Visual design focuses on the aesthetics of a site and its related materials by strategically implementing images, colors, fonts, and other elements. A successful visual design does not take away from the content on the page or function. Instead, it enhances it by engaging users and helping to build trust and interest in the brand.
Basic Elements of Visual Design
The basic elements that combine to create visual designs include the following:
Lines connect two points and can be used to help define shapes, make divisions, and create textures. All lines, if they’re straight, have a length, width, and direction.
Shapes are self-contained areas. To define the area, the graphic artist uses lines, differences in value, color, and/or texture. Every object is composed of shapes.
Color palette choices and combinations are used to differentiate items, create depth, add emphasis, and/or help organize information. Color theory examines how various choices psychologically impact users.
Texture refers to how a surface feels or is perceived to feel. By repeating an element, a texture will be created and a pattern formed. Depending on how a texture is applied, it may be used strategically to attract or deter attention.
Typography refers to which fonts are chosen, their size, alignment, color, and spacing.
Form applies to three-dimensional objects and describes their volume and mass. Form may be created by combining two or more shapes and can be further enhanced by different tones, textures, and colors.
Principles for Creating a Visual Design
A successful visual design applies the following principles to elements noted above and effectively brings them together in a way that makes sense. When trying to figure out how to use the basic elements consider:
Unity has to do with all elements on a page visually or conceptually appearing to belong together. Visual design must strike a balance between unity and variety to avoid a dull or overwhelming design.
Gestalt, in visual design, helps users perceive the overall design as opposed to individual elements. If the design elements are arranged properly, the Gestalt of the overall design will be very clear.
Space is “defined when something is placed in it”, according to Alex White in his book, The Elements of Graphic Design. Incorporating space into a design helps reduce noise, increase readability, and/or create illusion. White space is an important part of your layout strategy.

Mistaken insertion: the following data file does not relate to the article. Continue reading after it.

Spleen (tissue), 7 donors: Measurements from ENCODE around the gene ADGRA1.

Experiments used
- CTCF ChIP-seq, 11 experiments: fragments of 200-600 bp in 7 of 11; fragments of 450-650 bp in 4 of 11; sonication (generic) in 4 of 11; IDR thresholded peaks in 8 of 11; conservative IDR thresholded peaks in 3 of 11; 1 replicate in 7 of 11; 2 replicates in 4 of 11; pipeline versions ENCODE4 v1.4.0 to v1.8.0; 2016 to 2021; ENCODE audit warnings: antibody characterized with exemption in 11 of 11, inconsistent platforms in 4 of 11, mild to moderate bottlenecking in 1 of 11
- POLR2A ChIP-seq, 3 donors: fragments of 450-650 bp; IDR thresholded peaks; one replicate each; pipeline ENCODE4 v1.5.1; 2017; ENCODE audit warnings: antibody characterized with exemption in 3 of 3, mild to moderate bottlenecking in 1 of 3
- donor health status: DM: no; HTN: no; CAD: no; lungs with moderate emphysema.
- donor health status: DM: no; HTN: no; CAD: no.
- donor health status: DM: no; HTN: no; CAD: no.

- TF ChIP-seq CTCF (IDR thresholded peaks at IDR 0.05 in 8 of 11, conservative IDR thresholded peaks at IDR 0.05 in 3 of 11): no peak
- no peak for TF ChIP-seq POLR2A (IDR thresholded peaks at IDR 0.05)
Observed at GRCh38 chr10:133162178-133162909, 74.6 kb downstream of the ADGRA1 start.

Hierarchy shows the difference in significance between items. Designers often create hierarchies through different font sizes, colors, and placement on the page. Usually, items at the top are perceived as most important.
Balance creates the perception that there is equal distribution. This does not always imply that there is symmetry.
Contrast focuses on making items stand out by emphasizing differences in size, color, direction, and other characteristics.
Scale identifies a range of sizes; it creates interest and depth by demonstrating how each item relates to each other based on size.
Dominance focuses on having one element as the focal point and others being subordinate. This is often done through scaling and contrasting based on size, color, position, shape, etc.
Similarity refers to creating continuity throughout a design without direct duplication. Similarity is used to make pieces work together over an interface and help users learn the interface quicker.
Example of Pulling it all together
Applying design principles to the basic elements can seem overwhelming at first but once you start pulling a page or concept together, it becomes easier.
Alex White’s The Elements of Graphic Design (2nd Edition)
Jim Krause’s Design Basics Index
Poppy Evans and Mark Thomas’ Exploring the Elements of Design
UX Design Defined Site exit disclaimer
Elements and Principles of Visual Design Site exit disclaimer
Visual Design and Usability Yellow Brick Road Site exit disclaimer
Jesse James Garrett’s The Elements of User Experience: User-Centered Design for the Web and Beyond (2nd Edition).